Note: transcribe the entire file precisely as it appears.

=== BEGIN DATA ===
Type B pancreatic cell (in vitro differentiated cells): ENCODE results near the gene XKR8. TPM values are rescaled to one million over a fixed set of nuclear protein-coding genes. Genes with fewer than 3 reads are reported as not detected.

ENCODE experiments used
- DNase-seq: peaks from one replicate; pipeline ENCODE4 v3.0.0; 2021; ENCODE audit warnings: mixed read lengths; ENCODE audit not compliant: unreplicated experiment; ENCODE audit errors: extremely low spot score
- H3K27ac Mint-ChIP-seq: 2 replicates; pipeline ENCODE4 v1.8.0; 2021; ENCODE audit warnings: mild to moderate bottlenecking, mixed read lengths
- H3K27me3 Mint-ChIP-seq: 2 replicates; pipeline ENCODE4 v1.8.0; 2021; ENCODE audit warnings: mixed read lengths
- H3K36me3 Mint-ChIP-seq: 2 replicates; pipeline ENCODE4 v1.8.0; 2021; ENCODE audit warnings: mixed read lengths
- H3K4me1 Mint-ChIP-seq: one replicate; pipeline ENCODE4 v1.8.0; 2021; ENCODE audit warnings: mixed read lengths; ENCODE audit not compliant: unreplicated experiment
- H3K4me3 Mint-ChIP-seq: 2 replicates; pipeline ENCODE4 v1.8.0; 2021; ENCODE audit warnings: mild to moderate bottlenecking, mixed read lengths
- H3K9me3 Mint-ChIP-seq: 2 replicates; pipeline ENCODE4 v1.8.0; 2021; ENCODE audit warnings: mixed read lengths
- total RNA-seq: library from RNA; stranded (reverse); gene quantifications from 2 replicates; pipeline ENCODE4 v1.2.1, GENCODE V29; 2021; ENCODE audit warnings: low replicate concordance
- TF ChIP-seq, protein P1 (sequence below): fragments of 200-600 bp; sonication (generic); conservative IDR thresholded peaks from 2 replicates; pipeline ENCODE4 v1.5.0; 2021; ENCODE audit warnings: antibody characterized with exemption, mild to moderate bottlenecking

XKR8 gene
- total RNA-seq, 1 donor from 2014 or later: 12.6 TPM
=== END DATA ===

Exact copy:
Type B pancreatic cell (in vitro differentiated cells): ENCODE results near the gene XKR8. TPM values are rescaled to one million over a fixed set of nuclear protein-coding genes. Genes with fewer than 3 reads are reported as not detected.

ENCODE experiments used
- DNase-seq: peaks from one replicate; pipeline ENCODE4 v3.0.0; 2021; ENCODE audit warnings: mixed read lengths; ENCODE audit not compliant: unreplicated experiment; ENCODE audit errors: extremely low spot score
- H3K27ac Mint-ChIP-seq: 2 replicates; pipeline ENCODE4 v1.8.0; 2021; ENCODE audit warnings: mild to moderate bottlenecking, mixed read lengths
- H3K27me3 Mint-ChIP-seq: 2 replicates; pipeline ENCODE4 v1.8.0; 2021; ENCODE audit warnings: mixed read lengths
- H3K36me3 Mint-ChIP-seq: 2 replicates; pipeline ENCODE4 v1.8.0; 2021; ENCODE audit warnings: mixed read lengths
- H3K4me1 Mint-ChIP-seq: one replicate; pipeline ENCODE4 v1.8.0; 2021; ENCODE audit warnings: mixed read lengths; ENCODE audit not compliant: unreplicated experiment
- H3K4me3 Mint-ChIP-seq: 2 replicates; pipeline ENCODE4 v1.8.0; 2021; ENCODE audit warnings: mild to moderate bottlenecking, mixed read lengths
- H3K9me3 Mint-ChIP-seq: 2 replicates; pipeline ENCODE4 v1.8.0; 2021; ENCODE audit warnings: mixed read lengths
- total RNA-seq: library from RNA; stranded (reverse); gene quantifications from 2 replicates; pipeline ENCODE4 v1.2.1, GENCODE V29; 2021; ENCODE audit warnings: low replicate concordance
- TF ChIP-seq, protein P1 (sequence below): fragments of 200-600 bp; sonication (generic); conservative IDR thresholded peaks from 2 replicates; pipeline ENCODE4 v1.5.0; 2021; ENCODE audit warnings: antibody characterized with exemption, mild to moderate bottlenecking

XKR8 gene
- total RNA-seq, 1 donor from 2014 or later: 12.6 TPM